Lawyers for the Southern Poverty Law Center will argue that the firing of almost a dozen protesting workers at a South Carolina poultry processing plant was most likely illegal. The NLRA protects workers from retaliation for conducting protected concerted activity questioning pay and working conditions. The workers had approached their union representative and then their supervisors for a month without getting a response to their concerns that their jobs were increasingly hazardous due to the Covid-19 situation and that it warranted better protections at work along with hazard pay. While the company had agreed in talks with the union to a $1 increase the week of the protest, the workers did not find that sufficient. More than 10,000 workers have fallen ill across 170 meat packing plants in the United States with at least 45 deaths; there were over a 1000 cases at a plant in South Dakota, making it one of the most concentrated outbreaks in the U.S.
See David Travis Bland, "Lawyers: Firing protesting workers at West Columbia chicken plant likely illegal ", The State, May 27, 2020
As Covid-19 restrictions in various regions of the U.S. begin to loosen, employers may face the prospect that some of their employees may not want to return to work because of potential health risks. Employees may feel that they have the right to refuse to work in hazardous conditions; from an OSHA perspective, they would be protected from retaliation if they can prove that the hazard would involve "imminent danger." While it is not clear Covid-19 is an imminent danger, a 1980 case allows employers to not pay employees who refuse to return to work. From an NLRA perspective, employees who refuse to work to work, or go on strike, may be protected if the conduct constitutes "protected concerted activity" - conduct that is based on behalf of a group, not for individual concerns.
See C. Thomas Davis, Ruthie L. Goodboe, and John F. Martin, "Can Employees Refuse to Return to Work Because of COVID-19?", National Law Review, May 27, 2020
Nonprofit union campaigns that have gone public have all been successful in the past two years, and as crises continue to build in the Covid-19 era, union drives in the nonprofit sector have continued to flourish. The Nonprofit Professional Employees Union (NPEU) has been vigorously attracting new nonprofit members for the past two years, successfully encouraging labor organizing in white collar professions. Run as a volunteer operation, it now represents 27 workplaces, including The Center for American Progress, Open Markets Institute, and J Street. In April, the NPEU announced seven successful union drives, boosting their number by a third. The surge in organizing has been attributed to an increased aggressiveness of a younger generation of workers who are experiencing the second economic crisis of their careers. Employees at nonprofits have nonetheless struggled over how public the labor battle is portrayed, as they feel torn between being protective of their employer's reputation and mission, even while fighting for their labor rights.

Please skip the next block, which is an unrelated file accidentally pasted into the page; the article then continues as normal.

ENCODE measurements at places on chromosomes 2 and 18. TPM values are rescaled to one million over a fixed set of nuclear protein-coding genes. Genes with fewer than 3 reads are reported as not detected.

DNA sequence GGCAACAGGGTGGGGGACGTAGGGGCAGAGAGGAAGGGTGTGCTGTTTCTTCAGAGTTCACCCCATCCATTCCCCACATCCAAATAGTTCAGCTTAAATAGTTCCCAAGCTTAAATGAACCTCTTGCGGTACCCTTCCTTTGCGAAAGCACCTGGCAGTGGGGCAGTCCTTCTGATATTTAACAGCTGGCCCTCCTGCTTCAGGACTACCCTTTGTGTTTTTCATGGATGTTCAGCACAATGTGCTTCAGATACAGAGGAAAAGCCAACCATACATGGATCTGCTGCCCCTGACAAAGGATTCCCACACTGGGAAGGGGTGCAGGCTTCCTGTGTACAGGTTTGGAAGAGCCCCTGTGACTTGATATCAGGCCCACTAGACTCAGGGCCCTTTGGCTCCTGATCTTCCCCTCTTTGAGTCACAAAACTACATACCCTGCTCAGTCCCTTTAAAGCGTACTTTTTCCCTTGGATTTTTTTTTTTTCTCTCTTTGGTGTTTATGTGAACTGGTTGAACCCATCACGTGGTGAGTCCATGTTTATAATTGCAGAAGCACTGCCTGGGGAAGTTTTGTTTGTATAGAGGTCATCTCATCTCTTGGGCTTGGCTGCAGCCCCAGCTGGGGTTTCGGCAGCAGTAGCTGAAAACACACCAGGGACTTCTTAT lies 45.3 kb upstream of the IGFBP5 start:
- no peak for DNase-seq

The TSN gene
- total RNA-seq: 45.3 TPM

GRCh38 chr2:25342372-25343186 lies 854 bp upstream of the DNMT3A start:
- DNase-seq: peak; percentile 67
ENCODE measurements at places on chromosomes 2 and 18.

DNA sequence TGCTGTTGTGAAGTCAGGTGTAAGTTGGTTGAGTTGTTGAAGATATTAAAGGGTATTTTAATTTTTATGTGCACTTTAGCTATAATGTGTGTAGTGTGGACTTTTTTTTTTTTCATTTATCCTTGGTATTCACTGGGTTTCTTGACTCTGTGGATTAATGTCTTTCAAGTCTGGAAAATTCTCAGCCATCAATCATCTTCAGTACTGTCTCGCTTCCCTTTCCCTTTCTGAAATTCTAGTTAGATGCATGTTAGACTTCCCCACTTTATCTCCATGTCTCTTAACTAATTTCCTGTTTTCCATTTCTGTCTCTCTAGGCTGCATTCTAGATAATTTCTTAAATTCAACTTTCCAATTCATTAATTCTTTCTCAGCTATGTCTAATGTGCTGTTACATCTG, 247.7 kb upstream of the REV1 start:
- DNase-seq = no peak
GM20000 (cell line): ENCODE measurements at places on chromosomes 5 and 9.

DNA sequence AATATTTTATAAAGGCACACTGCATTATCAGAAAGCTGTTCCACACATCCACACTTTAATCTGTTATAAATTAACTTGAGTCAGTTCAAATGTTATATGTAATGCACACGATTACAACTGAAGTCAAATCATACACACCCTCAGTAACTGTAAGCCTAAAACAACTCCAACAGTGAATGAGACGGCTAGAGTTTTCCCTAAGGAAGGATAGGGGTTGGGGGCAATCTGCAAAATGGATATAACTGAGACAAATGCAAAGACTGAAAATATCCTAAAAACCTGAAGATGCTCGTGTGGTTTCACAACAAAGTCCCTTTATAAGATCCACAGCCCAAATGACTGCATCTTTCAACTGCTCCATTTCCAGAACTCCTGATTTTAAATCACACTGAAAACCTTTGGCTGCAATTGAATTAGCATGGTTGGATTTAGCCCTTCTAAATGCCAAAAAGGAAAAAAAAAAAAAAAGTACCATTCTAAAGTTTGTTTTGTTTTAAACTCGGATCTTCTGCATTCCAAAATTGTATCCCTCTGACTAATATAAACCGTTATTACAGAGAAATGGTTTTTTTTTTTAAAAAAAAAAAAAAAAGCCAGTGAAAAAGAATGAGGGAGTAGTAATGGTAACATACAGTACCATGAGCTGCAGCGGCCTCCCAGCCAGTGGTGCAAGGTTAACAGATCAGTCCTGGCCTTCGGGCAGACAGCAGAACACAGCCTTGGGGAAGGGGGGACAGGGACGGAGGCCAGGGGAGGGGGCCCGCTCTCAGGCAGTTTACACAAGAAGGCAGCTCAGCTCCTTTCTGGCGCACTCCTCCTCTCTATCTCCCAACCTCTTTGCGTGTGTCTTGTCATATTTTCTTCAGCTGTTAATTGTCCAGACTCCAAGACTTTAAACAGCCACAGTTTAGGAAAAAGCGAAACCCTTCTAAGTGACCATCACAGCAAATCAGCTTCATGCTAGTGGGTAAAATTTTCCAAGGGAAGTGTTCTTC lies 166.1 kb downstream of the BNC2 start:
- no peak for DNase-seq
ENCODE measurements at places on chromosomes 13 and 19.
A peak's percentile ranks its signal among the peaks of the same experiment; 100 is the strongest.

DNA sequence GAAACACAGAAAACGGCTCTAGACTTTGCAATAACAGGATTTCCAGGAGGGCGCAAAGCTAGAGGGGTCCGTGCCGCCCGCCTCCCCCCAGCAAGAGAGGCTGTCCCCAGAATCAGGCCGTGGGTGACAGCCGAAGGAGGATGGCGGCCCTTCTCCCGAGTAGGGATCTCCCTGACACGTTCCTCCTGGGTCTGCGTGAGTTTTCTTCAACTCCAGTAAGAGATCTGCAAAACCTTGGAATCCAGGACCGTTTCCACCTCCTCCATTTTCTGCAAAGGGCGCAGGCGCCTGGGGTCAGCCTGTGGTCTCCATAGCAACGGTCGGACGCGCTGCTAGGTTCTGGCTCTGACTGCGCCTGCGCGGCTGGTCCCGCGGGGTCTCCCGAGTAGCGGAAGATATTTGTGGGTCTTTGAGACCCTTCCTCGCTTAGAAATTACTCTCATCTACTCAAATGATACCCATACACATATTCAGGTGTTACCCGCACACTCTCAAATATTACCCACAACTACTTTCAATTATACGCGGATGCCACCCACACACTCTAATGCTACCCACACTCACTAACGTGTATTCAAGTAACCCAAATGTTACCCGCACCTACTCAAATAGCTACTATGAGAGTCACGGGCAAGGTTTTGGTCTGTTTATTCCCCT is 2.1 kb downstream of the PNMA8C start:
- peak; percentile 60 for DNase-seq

See Hamilton Nolan, "A Quiet Frenzy of Union Organizing Has Gripped the Nonprofit World", In These Times, May 22, 2020
The Covid-19 health crisis has left employers with stability issues that a fixed labor model is no longer suitable for. With many companies forced to cut back on labor, but still needing to hire new talent for specific work needs for varying lengths of time, Texas start up company Veryable's mobile app helps employer post "Ops" for workers, known as "Operators" who match specific criteria. The company's name reflects their efforts to help “variablize” labor costs, allowing companies more flexibility based on fluctuating output, by creating a place for on-demand labor in the manufacturing, warehousing, supply chain, and transportation industries. For each Op completed, the Operator receives a performance rating, which - if positive - would improve an Operator’s chances of getting future Ops. Removing hiring companies as the middleman would help employers, who had been struggling to recruit talented labor that they could not afford full-time, find employees who weren't able to work full-time.